1. This petition is filed under Section 482 of the Code of Criminal Procedure to quash the entire proceedings against the petitioners in C.C. No.1220/2012 on the file of J.M.F.C. II Court, Mangalore.2. Heard learned Senior Counsel for the petitioners and learned Additional State Public Prosecutor for the respondent State.3. The facts leading to this petition are that on the complaint filed by Deputy Director of Factories, Division-I, Mangalore, the learned Magistrate took cognizance of the offence punishable under Section 92 of the Factories Act, 1948 and directed to register the criminal case and issue summons to the accused.4. The allegations in the complaint are that the accident had taken place when the welding work was carried out in the oily water sump for replacement of a pump which ignited the explosive mixture collected in the oily water sump, resulting in a flash fire and explosion in the top concrete slab to rip open and injure persons who were in the path of flying debris, which caused injuries to five workers and death of one. The hazard associated with the said work was not analyzed and no preventive measures to remove or prevent accumulation of inflammable vapour and exclusion of all possible sources of ignition were taken to prevent the explosion. Thereby, the occupier and Manager of the Factory have contravened the provisions of Section 37 (1) (b) & (c) of the Factories Act.5. On submission of the aforesaid complaint, the Magistrate has taken the cognizance and directed the office to register the case. Being aggrieved by the impugned order passed by the learned Magistrate for registering the case and issuance of summons, the petitioners have preferred this criminal petition for quashing the proceedings.6. The learned Senior Counsel for the petitioners contends that the petitioner No.1 is the Managing Director and the petitioner No.2 is the Factory Manager of M/s.Mangalore Refinery and Petrochemicals Ltd., which is a Public Sector Undertaking and the present complaint is filed against the Government officials namely the Managing Director and Factory Manager and no prior sanction has been taken. Thus, initiation of the proceedings against the petitioners and taking cognizance of the offence against the public servants as defined under Section 197 of the Code of Criminal Procedure and Section 21 of the Indian Penal Code is bad in law. The next contention is that the impugned order passed by the learned Magistrate in taking cognizance of the offence and registering the case is erroneous as the procedure prescribed under the Factories Act has not been complied with. Thus, the initiation of the proceedings against the petitioners is liable to be quashed.7. Per contra, the learned Additional State Public Prosecutor submitted that there is no requirement of prior sanction to prosecute the petitioners, in view of the decision of the Hon'ble Apex Court in the case of Bharat Sanchar Nigam Ltd. and others vs. Pramod Sawant and another., (2019) AIR SC 3929 Further, it is submitted that Section 107 of the Factories Act is applicable to only specific Sections, i.e., Sections 50, 39, 40, 48 and 87(a). Hence, there was no requirement of passing an order in writing as provided under Section 107 of the Factories Act. The legal action was initiated after compliance of the procedure prescribed and there is no irregularity or illegality whatsoever.8. The first and the foremost contention of the learned Senior Counsel for the petitioners is that in response to the show cause notice/report issued by the complainant Deputy Director of Factories (an Inspector appointed under Section 8(1) of the Factories Act), the petitioners had submitted the reply, but the complainant has not passed any order in respect of the said reply and communicated the same to the petitioners, instead he has directly filed a private complaint to initiate legal action which cannot be sustained in law. In support of the said contention, he has relied on a decision in the case of Inspector of Factories, Vellore vs. Showa Engineering Ltd., Sholinghur.,2007 SCCOnlineMadras 5589. As could be seen from the records furnished by the learned Senior Counsel, a detailed accident report-cum- show cause notice dated 09.03.2012 was issued by the complainant - Deputy Director of Factories, Mangalore to the petitioners. In response to the said show cause notice, the petitioners have issued reply on 15.03.2012. Thereafter, on 28.03.2012, the complainant Deputy Director of Factories has forwarded the reply letter received from the management of M/s. Mangalore Refinery and Petrochemicals Ltd., to the Director of Factories and Boilers, Bengaluru, with his remarks. On receipt of the said proforma, the Director of Factories and Boilers has issued a letter dated 09.04.2012 granting permission to initiate the proceedings against the petitioners. It is pertinent to note that, on receiving the reply from the petitioners to the show cause notice dated 09.03.2012, the complainant Deputy Director of Factories ought to have passed an order and communicated the same to the petitioners. But, no such action is taken by the complainant. If the complainant Deputy Director of Factories had passed an order and communicated the same to the petitioners, they would have got an opportunity to prefer appeal, as provided under Section 107 of Factories Act, 1948.10. The respondent has not placed any material to show that the complainant Deputy Director of Factories had passed an order on receiving the reply from the petitioners on the show cause notice issued to them. The respondent/complainant being a public servant was under the obligation to pass an order considering the reply given by the petitioners to the show cause notice. But he has only forwarded the reply given by the petitioners to the Director of Factories and Boilers, Bengaluru and has sought for permission to initiate the legal action. Under these circumstances, it is evident that the complainant has directly initiated the legal action without passing an order on the reply given by the petitioners, as such, petitioners are deprived of opportunity to prefer appeal under Section 107 of the Factories Act.11. When the action is initiated without considering the explanation offered by the petitioners, the initiation of such proceedings is opposed to law. As already stated above, the respondent should have passed an order in accordance with law, against which, an order of appeal is provided under Section 107 of the Factories act. Therefore, in lieu of non-considering the explanation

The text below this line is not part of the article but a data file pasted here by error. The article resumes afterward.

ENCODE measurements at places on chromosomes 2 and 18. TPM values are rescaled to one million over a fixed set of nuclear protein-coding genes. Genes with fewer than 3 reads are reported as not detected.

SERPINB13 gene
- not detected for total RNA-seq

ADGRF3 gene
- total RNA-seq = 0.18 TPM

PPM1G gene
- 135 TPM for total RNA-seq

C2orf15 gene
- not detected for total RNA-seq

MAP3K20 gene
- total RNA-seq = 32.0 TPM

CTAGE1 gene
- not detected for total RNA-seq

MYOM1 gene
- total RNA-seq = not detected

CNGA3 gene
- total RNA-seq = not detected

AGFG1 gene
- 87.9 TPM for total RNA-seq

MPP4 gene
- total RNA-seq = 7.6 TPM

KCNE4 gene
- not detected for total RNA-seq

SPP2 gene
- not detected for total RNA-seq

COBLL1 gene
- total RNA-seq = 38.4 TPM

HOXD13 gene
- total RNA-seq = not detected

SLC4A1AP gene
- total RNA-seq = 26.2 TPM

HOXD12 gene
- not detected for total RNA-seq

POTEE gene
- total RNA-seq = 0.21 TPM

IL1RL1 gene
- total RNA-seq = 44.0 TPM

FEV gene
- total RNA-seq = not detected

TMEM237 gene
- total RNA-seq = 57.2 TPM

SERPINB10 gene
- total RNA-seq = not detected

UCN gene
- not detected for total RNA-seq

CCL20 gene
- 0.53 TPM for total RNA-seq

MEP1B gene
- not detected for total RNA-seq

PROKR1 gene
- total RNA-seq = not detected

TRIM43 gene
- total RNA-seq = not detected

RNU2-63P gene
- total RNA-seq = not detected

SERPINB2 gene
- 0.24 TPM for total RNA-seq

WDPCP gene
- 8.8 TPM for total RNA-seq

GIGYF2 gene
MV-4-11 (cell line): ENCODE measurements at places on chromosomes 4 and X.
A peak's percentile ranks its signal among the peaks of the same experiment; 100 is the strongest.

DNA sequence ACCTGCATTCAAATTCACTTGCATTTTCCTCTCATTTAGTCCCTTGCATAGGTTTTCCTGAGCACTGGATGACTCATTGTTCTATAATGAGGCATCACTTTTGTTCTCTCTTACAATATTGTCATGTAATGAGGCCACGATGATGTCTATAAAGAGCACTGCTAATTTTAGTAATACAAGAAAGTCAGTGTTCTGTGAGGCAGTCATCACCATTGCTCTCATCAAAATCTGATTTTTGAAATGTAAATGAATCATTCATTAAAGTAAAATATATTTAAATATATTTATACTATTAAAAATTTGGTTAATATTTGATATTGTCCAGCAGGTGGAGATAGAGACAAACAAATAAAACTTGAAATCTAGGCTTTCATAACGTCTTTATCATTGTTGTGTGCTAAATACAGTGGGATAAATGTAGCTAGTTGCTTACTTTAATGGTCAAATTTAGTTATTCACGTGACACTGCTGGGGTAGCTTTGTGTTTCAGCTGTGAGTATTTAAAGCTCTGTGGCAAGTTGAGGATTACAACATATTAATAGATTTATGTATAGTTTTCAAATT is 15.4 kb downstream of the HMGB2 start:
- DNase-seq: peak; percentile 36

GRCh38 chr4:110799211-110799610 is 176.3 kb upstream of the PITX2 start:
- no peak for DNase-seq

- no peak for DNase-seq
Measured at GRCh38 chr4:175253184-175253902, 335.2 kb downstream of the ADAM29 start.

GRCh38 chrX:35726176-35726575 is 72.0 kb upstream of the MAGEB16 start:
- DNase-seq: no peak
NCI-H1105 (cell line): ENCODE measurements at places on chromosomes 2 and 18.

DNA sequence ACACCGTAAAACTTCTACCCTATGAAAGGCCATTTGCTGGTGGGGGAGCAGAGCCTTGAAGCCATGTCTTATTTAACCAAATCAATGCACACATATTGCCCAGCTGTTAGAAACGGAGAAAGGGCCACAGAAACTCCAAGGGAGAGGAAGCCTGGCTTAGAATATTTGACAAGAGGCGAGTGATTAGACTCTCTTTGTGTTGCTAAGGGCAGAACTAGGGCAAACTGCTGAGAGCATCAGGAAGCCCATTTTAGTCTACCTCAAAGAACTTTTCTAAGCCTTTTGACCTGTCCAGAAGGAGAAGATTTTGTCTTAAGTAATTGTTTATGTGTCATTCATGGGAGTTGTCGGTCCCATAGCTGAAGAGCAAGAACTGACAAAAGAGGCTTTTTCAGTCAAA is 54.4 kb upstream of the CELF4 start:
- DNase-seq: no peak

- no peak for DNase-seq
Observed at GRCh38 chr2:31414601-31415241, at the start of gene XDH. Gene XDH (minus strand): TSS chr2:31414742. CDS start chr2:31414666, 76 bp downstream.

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submitted by the management and initiation of legal action is detrimental to the interest of the petitioners, as the management has lost the right of appeal provided under the Statute. Hence, the initiation of legal action as ordered by the learned Magistrate cannot be sustained in law.12. For the foregoing reasons, this petition deserves to be allowed. Accordingly, I pass the following:i. Criminal Petition is allowed.ii. The proceedings in C.C. No.1220/2012 on the file of the J.M.F.C. II Court, Mangalore, is quashed. However, the liberty is reserved to the respondent/ complainant to pass necessary order on the reply given by the petitioners to the show cause notice and proceed further if necessary, in accordance with law.